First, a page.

For nearly a century we have been protecting and restoring Aotearoa's wildlife and wild places - on land and in the sea.
We are the voice for nature in our communities, to our city and district councils, to our regional councils, to central-government, and in our courts. No other organisation does this.
We do not receive government funding – we rely on the support from our members and supporters through membership fees, regular giving, donations and bequests. We speak for all our threatened species and treasured places, from endangered Maui’s dolphins to high-country tussock lands.
Since 1923 Forest & Bird has played a crucial role in preserving New Zealand’s environment and native species. We've helped establish conservation protection for a third of our country’s land mass, put an end to logging our publicly-owned native forests and helped prevent species such as the kakapo and kokako becoming extinct.
We have grown to number more than 100,000 members and supporters who make it possible for our staff to advocate for better legislation and policy to protect nature. Members also engage with local and regional councils to speak for nature in local and regional planning forums and educate their communities about conservation and environmental issues.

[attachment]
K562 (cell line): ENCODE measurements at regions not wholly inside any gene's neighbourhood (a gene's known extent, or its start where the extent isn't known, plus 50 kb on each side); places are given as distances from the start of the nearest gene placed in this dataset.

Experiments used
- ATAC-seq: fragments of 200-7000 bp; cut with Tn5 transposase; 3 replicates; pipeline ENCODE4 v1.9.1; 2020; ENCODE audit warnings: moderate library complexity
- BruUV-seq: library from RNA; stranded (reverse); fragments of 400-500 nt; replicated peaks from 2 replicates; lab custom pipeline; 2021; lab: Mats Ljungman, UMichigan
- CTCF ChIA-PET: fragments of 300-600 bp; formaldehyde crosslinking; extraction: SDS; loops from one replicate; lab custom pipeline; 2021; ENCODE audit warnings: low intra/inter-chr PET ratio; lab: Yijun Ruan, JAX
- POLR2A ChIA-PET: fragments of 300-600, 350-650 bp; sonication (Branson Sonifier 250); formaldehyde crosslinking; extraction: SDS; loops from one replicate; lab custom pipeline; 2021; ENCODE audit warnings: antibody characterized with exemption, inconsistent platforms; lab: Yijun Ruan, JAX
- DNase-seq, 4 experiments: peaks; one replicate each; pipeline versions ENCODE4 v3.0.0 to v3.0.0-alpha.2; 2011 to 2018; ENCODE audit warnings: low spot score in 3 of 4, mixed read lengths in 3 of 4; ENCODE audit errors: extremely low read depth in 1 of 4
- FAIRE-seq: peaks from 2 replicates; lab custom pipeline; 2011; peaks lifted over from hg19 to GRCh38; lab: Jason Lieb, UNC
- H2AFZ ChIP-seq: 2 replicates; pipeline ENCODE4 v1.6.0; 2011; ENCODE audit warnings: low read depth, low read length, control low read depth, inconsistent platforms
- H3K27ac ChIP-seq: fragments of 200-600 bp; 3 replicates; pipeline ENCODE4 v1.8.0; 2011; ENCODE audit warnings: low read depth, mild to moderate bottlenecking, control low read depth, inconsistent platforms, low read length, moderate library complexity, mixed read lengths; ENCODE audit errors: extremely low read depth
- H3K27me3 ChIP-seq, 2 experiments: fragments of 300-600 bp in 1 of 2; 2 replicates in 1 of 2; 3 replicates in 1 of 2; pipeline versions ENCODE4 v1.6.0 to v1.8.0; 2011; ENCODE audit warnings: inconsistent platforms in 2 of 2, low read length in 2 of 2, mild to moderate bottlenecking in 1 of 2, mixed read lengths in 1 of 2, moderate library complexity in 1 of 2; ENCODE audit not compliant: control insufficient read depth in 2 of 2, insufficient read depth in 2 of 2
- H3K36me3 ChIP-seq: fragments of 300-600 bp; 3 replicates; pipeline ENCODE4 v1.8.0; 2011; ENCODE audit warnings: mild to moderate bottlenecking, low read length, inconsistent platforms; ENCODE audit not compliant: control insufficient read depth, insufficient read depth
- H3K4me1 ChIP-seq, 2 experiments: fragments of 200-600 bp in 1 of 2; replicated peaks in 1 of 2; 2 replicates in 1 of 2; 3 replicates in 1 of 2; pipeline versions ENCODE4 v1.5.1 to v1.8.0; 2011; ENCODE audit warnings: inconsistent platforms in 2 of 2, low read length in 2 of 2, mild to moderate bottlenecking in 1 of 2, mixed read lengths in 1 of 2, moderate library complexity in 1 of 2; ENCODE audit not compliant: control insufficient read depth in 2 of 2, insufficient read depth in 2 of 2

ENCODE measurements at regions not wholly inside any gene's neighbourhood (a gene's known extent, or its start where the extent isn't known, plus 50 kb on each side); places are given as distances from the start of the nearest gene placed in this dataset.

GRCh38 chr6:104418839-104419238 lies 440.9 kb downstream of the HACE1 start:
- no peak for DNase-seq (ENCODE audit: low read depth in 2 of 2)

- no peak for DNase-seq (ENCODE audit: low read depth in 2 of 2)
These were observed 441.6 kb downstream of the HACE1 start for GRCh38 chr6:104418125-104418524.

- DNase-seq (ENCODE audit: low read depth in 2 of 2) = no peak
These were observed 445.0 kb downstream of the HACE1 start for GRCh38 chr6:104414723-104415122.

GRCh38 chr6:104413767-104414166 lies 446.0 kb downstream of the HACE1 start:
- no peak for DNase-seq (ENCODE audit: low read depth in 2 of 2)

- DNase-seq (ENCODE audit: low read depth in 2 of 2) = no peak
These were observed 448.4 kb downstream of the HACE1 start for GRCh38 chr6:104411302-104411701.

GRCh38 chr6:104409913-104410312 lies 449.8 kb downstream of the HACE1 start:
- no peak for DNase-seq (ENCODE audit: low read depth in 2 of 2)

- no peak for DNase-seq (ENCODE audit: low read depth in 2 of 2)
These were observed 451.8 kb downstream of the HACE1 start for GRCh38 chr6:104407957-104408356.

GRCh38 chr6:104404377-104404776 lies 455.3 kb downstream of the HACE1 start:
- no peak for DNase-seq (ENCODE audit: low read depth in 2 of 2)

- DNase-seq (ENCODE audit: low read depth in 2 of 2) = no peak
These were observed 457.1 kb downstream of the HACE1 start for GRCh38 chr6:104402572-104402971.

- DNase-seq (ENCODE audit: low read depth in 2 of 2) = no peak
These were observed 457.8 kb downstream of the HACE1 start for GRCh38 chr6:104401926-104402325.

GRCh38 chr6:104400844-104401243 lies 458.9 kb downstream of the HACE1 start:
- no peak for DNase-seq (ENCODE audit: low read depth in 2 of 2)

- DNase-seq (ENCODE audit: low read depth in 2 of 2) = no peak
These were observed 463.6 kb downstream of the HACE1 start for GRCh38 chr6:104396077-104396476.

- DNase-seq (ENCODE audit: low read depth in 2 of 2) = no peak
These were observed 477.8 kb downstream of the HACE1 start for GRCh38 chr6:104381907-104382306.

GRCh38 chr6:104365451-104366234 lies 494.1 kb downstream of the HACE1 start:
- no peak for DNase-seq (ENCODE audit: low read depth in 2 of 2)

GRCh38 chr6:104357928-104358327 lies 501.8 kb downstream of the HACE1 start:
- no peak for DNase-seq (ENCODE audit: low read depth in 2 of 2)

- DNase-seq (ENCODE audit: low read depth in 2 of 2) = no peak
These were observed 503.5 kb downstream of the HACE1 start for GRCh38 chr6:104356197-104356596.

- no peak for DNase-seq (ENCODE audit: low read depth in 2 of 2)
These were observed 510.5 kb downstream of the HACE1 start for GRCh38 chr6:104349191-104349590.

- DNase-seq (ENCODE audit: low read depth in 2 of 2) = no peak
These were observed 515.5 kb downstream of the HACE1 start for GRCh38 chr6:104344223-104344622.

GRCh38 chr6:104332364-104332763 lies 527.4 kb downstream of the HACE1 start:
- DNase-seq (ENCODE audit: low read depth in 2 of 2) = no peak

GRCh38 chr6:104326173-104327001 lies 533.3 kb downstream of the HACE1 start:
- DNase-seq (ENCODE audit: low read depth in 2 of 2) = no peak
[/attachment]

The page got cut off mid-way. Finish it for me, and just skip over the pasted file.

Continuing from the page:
Our branch committees and members coordinate and carry out restoration projects in their local areas. They're people who care passionately about New Zealand’s unique natural environment and want to ensure natural taonga are protected for future generations.
The responsibility for protecting nature and our environment will one day pass to our children. Forest & Bird is developing a new generation of nature lovers and conservation leaders through our children’s club, Kiwi Conservation Club, as well as Forest & Bird Youth.
A love of New Zealand’s nature unites all our members and supporters. Our publications and public awareness campaigns highlight those things that make New Zealand’s nature so special. They also explain the threats they face – including ongoing damage caused by introduced predators and habitat loss and the emerging threat of climate change. Importantly, we also talk about the ways those threats can be reduced to give our natural treasures a secure future and to protect New Zealand’s way of life and prosperity.